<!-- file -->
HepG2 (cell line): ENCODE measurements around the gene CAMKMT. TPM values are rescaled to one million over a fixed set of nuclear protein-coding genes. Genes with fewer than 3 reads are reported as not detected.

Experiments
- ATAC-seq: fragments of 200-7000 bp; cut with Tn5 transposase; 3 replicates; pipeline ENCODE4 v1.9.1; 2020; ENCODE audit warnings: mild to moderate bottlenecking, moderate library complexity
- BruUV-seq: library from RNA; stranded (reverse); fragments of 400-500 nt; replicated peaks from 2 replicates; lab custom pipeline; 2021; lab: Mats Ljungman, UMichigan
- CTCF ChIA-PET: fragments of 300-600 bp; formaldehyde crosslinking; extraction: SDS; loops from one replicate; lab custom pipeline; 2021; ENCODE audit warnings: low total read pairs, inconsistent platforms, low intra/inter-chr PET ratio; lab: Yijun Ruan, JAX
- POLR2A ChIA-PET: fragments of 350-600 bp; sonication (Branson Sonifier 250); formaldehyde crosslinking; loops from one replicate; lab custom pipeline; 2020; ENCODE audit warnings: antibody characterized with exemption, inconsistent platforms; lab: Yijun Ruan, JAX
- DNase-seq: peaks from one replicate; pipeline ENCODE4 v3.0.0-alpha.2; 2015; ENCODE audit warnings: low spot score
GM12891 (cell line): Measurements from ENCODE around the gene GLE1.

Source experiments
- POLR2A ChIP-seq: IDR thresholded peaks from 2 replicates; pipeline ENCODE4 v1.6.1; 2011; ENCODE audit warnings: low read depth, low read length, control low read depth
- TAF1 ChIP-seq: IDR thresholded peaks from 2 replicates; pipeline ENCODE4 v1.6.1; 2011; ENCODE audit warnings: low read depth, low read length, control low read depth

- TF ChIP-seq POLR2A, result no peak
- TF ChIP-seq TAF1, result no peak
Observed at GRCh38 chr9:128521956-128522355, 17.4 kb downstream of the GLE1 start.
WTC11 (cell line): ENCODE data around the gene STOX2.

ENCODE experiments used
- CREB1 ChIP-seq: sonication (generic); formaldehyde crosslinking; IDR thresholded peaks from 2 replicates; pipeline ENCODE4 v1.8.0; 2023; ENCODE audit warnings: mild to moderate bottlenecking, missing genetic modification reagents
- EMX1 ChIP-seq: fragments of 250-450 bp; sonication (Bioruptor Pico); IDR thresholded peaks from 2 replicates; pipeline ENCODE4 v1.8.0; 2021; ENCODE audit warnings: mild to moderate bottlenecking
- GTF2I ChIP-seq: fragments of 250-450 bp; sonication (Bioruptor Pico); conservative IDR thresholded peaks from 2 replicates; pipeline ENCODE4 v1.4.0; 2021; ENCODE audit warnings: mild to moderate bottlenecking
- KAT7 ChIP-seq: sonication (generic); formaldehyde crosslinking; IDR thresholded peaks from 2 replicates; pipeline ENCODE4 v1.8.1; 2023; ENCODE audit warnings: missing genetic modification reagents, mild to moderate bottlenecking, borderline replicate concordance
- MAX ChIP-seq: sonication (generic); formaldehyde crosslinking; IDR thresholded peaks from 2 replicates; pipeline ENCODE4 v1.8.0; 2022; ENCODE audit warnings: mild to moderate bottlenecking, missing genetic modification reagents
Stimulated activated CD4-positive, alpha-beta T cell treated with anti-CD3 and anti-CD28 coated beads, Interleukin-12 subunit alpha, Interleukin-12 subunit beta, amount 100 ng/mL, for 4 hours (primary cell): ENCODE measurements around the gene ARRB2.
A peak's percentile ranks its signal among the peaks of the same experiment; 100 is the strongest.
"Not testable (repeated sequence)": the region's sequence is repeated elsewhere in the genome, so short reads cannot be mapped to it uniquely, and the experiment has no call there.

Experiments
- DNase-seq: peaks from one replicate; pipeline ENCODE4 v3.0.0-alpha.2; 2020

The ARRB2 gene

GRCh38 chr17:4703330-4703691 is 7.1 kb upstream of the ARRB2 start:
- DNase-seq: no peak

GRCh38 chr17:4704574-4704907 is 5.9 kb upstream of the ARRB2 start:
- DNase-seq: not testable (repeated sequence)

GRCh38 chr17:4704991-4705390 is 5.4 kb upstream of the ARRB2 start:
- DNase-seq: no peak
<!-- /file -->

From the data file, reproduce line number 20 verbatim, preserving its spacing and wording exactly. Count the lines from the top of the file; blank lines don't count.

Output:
- KAT7 ChIP-seq: sonication (generic); formaldehyde crosslinking; IDR thresholded peaks from 2 replicates; pipeline ENCODE4 v1.8.1; 2023; ENCODE audit warnings: missing genetic modification reagents, mild to moderate bottlenecking, borderline replicate concordance